I have this road atlas of North America, an actual paper map book. A gift from my friend Kelly Q. It’s as much a ritual piece as it is a tool, a magic book of choose-your-own adventures.
I adore paper maps. It’s a thing, straight from childhood. I remember sitting in the back seat of the car on family trips, where I’d keep track of our progress on a map by watching milestones and landmarks. I would envision our car as a little dot moving along the wandering lines. It pleased me to no end when that imaginary dot on the map coincided with actual progress. (Hm, and now I have digital applications that provide this entertainment with little calculation on my part.)
Yesterday, I laid out Kelly’s road atlas upon my desk and settled in with a nice cup of tea to read it.
I’ll be heading to back to New York state, embarking somewhere mid-May to early June. The destination is firm but I have so many beautiful options on how I’ll get there. Friends and family to visit, art farms to find, and odd little spots to stand in and look out from. Activities and resources will determine the how and the when, so launch day is a little squishy this time around. I’ve got a couple of open ended tasks and some events I’d like to be a part of.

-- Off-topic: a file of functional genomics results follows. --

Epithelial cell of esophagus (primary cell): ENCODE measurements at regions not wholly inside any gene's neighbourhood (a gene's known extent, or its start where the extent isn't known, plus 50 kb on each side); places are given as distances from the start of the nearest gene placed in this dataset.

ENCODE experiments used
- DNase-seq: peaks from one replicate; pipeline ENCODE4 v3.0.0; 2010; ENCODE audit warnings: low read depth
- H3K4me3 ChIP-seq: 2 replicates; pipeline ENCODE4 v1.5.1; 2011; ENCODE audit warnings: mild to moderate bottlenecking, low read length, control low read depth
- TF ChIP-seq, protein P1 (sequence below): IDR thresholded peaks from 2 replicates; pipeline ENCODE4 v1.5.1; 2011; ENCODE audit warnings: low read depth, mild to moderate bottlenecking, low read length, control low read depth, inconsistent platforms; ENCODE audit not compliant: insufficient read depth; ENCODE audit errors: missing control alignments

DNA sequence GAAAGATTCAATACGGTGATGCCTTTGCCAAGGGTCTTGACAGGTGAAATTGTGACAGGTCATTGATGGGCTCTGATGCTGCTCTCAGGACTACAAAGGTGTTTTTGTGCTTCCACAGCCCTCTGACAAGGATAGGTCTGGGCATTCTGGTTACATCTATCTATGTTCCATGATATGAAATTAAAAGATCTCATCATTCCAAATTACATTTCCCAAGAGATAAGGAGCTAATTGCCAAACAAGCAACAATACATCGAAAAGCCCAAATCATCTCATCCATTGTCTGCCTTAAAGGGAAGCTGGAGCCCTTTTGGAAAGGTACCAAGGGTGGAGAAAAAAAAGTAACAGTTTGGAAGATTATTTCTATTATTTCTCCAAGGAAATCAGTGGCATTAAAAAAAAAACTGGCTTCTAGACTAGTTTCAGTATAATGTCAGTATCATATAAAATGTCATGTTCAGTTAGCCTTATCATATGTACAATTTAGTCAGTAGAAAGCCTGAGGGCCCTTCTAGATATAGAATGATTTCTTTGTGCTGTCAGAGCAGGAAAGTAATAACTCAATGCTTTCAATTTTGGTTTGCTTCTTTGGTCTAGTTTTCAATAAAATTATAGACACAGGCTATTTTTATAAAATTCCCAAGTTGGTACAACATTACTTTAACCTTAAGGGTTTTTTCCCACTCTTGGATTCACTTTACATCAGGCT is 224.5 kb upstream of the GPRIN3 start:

It’s difficult to wait on exciting things. While I like to start my preparations with enough time to take care of unexpected events, I avoid starting too soon. I get fidgety in those quiet moments between planning and realization but I think I’m getting the hang of finding the right balance between living in the now and planning for the later.
A quiet moment with the map book has me calculating distances and backtracking between destinations to determine travel times. This gives me an idea of expenses to prepare for, figuring what I can literally afford to do on my way, and a vague idea of time required to do it. That’s it, that’s all I need to do today.
Just a little toe in the water to settle my ‘what if’s and germinate the seeds of my summer adventure.